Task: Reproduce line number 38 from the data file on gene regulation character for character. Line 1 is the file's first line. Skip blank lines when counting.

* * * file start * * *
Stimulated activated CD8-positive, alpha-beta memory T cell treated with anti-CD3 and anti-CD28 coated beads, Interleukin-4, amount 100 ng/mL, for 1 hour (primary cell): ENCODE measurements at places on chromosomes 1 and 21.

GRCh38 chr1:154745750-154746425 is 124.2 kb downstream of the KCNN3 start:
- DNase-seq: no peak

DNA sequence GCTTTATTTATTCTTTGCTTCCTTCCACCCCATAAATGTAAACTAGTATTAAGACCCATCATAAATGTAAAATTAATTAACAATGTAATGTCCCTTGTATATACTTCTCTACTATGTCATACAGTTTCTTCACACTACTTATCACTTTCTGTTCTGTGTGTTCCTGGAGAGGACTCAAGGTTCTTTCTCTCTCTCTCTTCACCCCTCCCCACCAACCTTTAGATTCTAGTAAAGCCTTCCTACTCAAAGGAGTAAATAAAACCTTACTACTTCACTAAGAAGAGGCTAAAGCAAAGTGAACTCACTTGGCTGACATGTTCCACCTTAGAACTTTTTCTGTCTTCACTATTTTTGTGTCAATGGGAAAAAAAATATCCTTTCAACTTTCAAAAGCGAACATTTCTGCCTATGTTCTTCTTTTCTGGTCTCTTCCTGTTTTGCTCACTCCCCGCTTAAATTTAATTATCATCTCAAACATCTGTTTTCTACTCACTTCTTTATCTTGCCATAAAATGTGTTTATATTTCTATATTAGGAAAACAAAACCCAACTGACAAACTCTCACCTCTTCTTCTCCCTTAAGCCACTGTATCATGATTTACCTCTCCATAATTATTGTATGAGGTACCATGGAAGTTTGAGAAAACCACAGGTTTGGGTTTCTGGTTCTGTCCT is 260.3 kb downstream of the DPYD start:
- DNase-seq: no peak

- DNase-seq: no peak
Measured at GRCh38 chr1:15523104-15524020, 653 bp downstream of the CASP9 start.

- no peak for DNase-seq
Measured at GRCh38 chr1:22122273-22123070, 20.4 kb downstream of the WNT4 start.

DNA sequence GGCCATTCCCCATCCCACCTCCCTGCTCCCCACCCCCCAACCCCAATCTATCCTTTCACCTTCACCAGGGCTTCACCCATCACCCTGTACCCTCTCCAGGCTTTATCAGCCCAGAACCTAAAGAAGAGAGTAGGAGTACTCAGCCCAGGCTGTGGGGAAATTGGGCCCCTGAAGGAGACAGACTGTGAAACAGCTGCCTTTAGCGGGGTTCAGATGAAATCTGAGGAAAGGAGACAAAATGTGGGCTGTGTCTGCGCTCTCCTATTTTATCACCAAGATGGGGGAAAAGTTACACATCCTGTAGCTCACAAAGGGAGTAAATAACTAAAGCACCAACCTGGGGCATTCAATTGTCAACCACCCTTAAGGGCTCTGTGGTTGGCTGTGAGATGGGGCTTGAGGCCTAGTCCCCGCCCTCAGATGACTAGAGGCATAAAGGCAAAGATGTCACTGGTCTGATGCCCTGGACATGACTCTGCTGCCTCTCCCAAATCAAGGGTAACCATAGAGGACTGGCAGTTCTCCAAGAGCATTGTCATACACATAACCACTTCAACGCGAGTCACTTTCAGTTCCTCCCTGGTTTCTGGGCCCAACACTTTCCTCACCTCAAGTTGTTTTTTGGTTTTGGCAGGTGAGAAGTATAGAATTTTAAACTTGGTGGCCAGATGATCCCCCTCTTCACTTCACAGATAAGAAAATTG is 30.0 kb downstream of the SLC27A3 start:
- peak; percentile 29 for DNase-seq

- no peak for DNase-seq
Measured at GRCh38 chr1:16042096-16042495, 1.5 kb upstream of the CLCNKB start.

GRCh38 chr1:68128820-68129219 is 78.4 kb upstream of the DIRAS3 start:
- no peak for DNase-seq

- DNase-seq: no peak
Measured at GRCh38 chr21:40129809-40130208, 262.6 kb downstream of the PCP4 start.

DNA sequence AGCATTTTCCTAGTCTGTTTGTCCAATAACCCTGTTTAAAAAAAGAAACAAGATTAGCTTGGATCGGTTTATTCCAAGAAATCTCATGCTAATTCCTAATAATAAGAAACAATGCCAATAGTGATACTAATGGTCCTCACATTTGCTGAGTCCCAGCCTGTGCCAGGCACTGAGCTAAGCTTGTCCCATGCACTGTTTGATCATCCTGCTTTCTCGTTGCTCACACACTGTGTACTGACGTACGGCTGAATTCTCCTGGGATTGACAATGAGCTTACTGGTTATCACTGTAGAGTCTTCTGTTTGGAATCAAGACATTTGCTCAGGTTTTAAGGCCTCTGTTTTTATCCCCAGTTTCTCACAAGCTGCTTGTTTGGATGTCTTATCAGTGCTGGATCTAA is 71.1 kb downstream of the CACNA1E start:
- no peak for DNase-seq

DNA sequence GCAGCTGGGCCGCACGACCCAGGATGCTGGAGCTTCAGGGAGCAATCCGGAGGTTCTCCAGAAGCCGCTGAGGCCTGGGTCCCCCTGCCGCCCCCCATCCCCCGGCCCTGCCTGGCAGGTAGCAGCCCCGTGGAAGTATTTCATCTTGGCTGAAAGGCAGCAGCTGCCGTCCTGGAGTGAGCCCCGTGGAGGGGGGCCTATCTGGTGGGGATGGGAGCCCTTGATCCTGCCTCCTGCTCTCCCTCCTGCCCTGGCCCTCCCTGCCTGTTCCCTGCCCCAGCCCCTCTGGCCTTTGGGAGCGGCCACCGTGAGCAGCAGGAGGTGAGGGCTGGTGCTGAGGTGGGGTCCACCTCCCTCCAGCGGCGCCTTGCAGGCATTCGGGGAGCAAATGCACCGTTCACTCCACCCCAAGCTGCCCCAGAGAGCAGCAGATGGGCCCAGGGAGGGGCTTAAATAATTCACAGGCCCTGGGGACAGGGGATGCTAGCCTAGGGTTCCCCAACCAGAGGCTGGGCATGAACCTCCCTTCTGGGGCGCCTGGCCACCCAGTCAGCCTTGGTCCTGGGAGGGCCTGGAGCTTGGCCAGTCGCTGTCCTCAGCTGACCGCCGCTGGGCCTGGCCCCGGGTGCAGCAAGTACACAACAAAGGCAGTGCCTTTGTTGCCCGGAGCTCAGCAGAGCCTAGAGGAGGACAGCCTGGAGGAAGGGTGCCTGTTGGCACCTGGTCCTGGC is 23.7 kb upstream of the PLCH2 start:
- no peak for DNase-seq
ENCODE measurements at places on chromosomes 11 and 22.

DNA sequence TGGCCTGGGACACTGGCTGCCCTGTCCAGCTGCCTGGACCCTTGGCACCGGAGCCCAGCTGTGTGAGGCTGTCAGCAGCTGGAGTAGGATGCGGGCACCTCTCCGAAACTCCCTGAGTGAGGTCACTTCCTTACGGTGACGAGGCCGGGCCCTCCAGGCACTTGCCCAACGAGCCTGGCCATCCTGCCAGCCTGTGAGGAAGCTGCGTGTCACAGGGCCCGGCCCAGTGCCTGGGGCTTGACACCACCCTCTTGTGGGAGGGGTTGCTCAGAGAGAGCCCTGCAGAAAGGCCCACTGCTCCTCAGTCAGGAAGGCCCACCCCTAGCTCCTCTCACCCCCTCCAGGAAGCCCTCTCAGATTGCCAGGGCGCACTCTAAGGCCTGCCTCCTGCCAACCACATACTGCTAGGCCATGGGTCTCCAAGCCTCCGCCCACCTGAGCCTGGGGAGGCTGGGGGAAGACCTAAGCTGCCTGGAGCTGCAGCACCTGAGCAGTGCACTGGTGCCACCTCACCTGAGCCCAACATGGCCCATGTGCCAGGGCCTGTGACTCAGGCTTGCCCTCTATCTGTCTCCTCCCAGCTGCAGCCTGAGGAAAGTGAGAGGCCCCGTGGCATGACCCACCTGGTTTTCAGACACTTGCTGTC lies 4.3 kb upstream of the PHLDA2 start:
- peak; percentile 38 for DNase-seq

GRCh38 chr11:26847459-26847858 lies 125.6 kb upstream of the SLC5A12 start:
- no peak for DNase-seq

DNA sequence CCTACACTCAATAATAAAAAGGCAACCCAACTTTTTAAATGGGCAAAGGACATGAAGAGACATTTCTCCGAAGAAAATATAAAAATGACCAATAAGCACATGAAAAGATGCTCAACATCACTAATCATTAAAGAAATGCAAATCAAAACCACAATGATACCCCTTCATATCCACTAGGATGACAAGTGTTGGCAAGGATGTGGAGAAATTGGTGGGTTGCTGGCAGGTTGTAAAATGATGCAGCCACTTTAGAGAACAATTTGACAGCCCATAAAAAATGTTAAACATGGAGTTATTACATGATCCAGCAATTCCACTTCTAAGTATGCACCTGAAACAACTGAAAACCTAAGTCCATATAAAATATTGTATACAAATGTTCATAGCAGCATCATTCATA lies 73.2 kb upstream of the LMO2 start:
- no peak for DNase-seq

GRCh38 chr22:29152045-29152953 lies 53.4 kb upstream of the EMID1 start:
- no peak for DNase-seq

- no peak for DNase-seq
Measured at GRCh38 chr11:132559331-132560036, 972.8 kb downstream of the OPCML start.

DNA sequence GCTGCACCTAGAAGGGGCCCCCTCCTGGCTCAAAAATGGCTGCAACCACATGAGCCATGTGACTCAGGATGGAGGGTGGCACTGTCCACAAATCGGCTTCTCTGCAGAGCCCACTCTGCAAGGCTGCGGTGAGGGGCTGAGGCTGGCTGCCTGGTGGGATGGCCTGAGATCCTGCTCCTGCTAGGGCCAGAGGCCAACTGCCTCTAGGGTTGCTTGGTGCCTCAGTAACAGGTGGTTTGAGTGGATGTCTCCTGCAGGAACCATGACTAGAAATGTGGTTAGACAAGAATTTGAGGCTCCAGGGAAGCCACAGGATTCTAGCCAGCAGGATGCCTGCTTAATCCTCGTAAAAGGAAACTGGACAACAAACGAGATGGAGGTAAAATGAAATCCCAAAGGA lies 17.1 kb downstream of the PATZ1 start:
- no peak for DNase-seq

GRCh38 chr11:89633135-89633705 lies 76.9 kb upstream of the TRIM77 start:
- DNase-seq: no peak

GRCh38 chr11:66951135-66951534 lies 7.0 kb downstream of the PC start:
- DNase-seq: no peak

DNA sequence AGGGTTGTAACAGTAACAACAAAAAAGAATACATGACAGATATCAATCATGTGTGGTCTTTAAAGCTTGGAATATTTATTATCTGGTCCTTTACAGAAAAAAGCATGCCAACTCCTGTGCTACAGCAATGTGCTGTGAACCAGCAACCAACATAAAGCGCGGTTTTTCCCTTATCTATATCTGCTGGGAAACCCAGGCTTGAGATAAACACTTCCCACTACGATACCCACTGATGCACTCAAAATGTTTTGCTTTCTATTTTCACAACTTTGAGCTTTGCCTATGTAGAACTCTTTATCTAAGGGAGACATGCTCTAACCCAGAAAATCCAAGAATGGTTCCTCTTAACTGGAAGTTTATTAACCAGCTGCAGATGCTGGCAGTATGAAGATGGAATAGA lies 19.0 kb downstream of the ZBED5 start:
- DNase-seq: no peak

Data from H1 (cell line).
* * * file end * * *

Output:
- DNase-seq: no peak